What a Urologist Does (and Why You Shouldn’t Be Afraid to See One)

What every man should know about visiting a urologist
What a Urologist Does (and Why You Shouldn’t Be Afraid to See One)

If your doctor suggests you see a urologist, you may feel a bit squeamish. Rest assured, urologists will do their best to put you at ease.

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“It’s fun to be a urologist. We get to help people solve problems they may not want to talk about, which involve body areas they generally don’t discuss,” says urologist Bradley Gill, MD.

“Because these problems can be distressing or feel awkward to address, our goal is to help make you comfortable. We try to normalize situations, and humor is generally pretty effective for this … so don’t be surprised, you may be in store for some ‘potty’ humor.”

He enjoys the long-term relationships urologists build with most patients. Urologists treat a wide range of problems, including bladder and prostate cancer, prostate gland enlargement, erectile dysfunction, kidney stones, bladder issues and urinary tract infections (UTIs).

Bladder and prostate cancer

If you’re like most men, when you hear “urologist,” you think “prostate exam.”

“This is not necessarily untrue; we’ll want to check on your prostate health,” says Dr. Gill. “Believe it or not, the prostate exam is not your urologist’s favorite part of the visit, either.” 

In the current era of PSA testing, cancer is found less often on prostate exams than it once was.

“But the exam remains an important part of your visit with regard to your overall prostate health — not to mention it can also help us plan treatment for many prostate conditions,” he says.

Should cancer be found in your prostate or bladder, urologists can offer lifesaving care. So it’s important to follow through when you’re referred to one.

“A urologist can help make sure you don’t have a disease that could take away from the time you have left with loved ones,” says Dr. Gill.

Robotic surgery has helped reduce the nearly week-long hospital stay for kidney, bladder or prostate cancer surgery in the past to just a few days, or even one day, today.

“We use technology to help care for men in a number of ways. The field of urology is dynamic — it’s always changing,” he says.

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Prostate gland enlargement

When you wake up at night to go to bathroom but can’t produce the stream you once did, urologists can help.

“In some ways, we’re not that different from the neighborhood plumber you call when your pipes get clogged,” says Dr. Gill.

“I always tell men their prostate grows as they age because it stores all the wisdom they’ve collected along the way. This usually gets an audible eye roll from spouses or partners — but it helps facilitate a relaxed environment for easier discussion.”

Urologists have various techniques for relieving the obstruction a large prostate can cause, from laser therapy to steam treatments.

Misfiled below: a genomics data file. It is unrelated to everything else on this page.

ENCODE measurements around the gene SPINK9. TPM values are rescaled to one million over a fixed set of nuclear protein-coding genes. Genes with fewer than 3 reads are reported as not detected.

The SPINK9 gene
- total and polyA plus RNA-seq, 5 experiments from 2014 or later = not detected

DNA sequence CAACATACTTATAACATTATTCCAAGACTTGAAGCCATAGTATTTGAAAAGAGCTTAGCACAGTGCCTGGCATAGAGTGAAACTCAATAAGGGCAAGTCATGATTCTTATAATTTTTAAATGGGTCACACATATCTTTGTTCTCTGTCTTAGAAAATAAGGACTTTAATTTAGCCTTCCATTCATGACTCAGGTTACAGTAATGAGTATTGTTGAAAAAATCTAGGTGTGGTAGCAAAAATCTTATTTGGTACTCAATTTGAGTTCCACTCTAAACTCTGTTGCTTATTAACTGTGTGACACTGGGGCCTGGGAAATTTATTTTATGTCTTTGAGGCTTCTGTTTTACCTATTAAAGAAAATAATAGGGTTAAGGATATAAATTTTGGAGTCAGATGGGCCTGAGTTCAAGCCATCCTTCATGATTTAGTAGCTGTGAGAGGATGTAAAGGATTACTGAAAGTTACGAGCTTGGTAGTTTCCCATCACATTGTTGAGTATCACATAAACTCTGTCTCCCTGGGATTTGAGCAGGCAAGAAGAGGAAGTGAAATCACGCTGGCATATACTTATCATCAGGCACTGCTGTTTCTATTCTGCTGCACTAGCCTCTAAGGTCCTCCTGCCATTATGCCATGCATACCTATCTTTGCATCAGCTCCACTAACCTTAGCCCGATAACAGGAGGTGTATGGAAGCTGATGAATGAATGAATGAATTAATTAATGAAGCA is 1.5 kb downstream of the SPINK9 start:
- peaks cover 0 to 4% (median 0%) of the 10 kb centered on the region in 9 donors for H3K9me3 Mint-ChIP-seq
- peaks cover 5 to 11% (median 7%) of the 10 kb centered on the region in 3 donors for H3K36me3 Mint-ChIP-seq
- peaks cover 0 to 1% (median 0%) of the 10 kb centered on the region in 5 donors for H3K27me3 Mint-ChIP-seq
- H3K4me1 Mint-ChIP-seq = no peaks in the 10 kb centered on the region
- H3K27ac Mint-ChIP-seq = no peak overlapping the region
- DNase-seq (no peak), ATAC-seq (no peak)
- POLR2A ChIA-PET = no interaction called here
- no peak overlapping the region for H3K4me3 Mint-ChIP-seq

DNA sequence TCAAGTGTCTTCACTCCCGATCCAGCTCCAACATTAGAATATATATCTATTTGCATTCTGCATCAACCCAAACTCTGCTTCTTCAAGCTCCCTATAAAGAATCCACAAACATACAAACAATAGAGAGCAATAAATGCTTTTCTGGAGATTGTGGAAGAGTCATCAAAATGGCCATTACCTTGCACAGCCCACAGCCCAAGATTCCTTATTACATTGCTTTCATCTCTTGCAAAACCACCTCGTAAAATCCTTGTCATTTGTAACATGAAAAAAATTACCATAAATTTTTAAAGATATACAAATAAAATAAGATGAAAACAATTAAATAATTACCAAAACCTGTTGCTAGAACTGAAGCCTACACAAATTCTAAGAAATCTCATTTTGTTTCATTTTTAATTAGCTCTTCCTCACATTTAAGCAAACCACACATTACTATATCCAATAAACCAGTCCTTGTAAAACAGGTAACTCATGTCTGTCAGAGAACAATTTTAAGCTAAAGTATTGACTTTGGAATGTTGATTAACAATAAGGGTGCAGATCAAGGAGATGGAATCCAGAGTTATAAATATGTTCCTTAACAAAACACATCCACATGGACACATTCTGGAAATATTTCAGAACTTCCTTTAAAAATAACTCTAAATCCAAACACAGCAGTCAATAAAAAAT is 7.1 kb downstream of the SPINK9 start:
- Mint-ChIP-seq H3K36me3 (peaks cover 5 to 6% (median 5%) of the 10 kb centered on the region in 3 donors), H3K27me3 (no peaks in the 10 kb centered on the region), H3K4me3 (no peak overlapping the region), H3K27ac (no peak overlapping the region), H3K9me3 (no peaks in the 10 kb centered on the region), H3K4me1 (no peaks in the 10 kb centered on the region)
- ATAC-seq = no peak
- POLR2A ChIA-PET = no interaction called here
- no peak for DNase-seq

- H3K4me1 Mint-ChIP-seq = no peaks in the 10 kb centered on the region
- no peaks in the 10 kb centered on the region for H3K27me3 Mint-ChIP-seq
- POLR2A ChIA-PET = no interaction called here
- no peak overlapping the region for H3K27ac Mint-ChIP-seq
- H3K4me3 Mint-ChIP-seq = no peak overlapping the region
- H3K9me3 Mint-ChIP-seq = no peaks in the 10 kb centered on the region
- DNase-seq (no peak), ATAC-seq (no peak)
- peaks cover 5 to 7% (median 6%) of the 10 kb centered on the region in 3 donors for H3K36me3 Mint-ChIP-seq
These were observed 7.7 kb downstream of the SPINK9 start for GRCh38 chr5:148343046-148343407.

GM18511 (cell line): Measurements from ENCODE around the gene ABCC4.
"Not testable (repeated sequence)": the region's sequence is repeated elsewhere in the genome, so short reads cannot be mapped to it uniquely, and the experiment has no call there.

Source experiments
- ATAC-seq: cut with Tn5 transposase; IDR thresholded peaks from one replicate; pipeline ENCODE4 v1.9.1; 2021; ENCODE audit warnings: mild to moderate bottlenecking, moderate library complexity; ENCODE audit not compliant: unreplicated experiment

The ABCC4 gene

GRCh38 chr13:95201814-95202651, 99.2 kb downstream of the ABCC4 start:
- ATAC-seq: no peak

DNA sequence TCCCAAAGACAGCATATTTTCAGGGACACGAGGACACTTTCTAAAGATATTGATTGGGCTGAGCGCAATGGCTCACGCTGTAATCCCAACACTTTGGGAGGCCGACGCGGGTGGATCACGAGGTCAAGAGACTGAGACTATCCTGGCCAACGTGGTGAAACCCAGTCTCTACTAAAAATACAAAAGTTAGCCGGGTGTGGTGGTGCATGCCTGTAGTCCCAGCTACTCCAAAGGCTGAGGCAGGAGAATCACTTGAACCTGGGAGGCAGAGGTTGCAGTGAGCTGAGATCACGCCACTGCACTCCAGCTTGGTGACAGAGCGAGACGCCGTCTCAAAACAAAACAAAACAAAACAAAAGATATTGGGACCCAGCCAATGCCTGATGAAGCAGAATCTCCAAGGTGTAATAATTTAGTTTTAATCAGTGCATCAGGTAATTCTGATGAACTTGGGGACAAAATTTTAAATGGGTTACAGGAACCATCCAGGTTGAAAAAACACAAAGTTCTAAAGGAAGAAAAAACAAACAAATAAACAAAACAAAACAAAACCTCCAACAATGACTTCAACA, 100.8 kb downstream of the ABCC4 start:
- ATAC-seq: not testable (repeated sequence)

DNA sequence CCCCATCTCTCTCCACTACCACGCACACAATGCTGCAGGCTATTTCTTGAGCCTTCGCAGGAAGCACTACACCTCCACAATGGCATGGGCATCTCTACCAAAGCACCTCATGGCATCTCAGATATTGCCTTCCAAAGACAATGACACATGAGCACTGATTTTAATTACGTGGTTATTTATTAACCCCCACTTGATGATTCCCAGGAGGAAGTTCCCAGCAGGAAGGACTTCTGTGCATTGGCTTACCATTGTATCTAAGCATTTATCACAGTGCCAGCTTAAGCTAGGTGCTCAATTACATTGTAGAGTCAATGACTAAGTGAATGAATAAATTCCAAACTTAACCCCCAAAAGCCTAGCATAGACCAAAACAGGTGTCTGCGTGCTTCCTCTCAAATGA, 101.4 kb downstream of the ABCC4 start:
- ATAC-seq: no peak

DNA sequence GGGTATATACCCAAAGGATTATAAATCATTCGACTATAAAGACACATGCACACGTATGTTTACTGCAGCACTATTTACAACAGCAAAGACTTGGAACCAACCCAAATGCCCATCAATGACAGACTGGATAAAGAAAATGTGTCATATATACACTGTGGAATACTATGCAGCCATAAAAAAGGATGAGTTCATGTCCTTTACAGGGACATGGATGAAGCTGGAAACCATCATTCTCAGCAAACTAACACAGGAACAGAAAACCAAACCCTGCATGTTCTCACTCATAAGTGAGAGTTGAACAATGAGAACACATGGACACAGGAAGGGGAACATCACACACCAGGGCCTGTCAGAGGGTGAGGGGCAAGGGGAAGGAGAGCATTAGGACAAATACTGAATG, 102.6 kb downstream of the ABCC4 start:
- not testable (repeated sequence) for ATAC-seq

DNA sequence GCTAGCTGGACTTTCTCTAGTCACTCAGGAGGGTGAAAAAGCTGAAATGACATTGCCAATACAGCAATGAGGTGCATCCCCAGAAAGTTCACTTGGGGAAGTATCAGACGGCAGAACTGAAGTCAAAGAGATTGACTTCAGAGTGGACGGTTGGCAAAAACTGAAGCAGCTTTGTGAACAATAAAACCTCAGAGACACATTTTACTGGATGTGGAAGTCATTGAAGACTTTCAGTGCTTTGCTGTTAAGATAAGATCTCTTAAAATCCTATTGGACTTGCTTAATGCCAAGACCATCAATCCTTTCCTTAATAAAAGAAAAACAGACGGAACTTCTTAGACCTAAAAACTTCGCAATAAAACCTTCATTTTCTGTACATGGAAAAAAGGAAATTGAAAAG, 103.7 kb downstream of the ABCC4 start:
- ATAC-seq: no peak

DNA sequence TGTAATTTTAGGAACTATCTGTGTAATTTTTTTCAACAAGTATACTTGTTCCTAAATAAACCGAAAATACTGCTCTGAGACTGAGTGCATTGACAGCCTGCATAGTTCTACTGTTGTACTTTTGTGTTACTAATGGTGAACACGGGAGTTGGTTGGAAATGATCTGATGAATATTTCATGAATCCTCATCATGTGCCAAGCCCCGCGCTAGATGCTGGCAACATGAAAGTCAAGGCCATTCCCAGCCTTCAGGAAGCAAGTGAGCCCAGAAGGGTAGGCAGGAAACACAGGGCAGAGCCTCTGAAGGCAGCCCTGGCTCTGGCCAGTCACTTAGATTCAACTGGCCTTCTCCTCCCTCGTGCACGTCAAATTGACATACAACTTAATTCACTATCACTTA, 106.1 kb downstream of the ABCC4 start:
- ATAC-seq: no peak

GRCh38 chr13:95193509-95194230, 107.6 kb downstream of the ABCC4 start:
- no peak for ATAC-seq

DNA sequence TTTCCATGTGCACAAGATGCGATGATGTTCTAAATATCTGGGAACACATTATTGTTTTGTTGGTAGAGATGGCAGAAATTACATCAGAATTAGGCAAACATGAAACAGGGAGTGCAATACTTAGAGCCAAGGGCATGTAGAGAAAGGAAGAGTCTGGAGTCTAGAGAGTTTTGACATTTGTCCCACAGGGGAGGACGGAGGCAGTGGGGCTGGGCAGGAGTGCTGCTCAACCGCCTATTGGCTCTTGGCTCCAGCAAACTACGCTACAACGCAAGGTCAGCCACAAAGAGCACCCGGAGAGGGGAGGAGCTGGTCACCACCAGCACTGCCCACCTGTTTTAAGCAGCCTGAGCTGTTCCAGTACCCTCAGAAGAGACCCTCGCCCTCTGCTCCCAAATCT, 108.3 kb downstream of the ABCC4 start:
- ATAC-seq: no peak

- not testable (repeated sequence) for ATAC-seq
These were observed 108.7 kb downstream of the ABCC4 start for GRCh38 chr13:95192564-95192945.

“We can often get a guy home the same day that he has his procedure or surgery,” he says.

Erectile dysfunction

Erectile dysfunction (ED) can be common as guys get older.

“If you’re in your 40s or 50s and notice your erections aren’t quite what they used to be, we want you to come and talk to us,” says Dr. Gill.

Urologists are here to help you figure these things out, he says. Their goal is to make your life better.

Not to mention that, in some situations, erectile dysfunction can indicate other health problems that generally need careful attention.

Kidney stones

If you’ve ever had a major kidney stone, you’re not likely to forget it.

“You really get to know patients when you help them manage their kidney stones over time,” says Dr. Gill.

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Because kidney stones can recur, many patients need long-term care. Your urologist can advise you on how to prevent stone formation and how to best manage any potentially painful stones that develop. 

Yes, urologists see women, too

“We don’t discriminate against either sex; both men and women can develop bladder problems, kidney stones, and UTIs,” says Dr. Gill.

Generally, about two-thirds of the patients urologists see are men, and about one-third are women. But this is very practice-specific, and can vary based upon a doctor’s specialty training.

“We focus on taking care of the whole patient, and on providing high-quality treatment and working toward a good quality of life for everyone we see,” he says.

Some men prefer to see a male urologist, while some women prefer to see a female urologist. Dr. Gill says this can also go the other way.

“The quality of care will be the same,” he notes. “Furthermore, if a guy feels bashful around female staff, he should always remember that what he’s coming in with is nothing they haven’t seen before.”

Pain should not be part of the process

Whenever you see a urologist for an office procedure, you can generally expect an anesthetic to keep you comfortable.

“We’ll usually numb you before a bladder scope. Our first step in a vasectomy is a nice, healthy-sized injection of local anesthesia. And we do a prostate block before every prostate biopsy,” says Dr. Gill.

While you may feel pressure or things moving around during a procedure, you shouldn’t feel pain, he says.

“Remind yourself that your urologist is trying to help you, keep you comfortable throughout your care, and work to make your quality of life better — whether you’re struggling with urinary problems, sexual function issues, kidney stones, or cancer,” he says.

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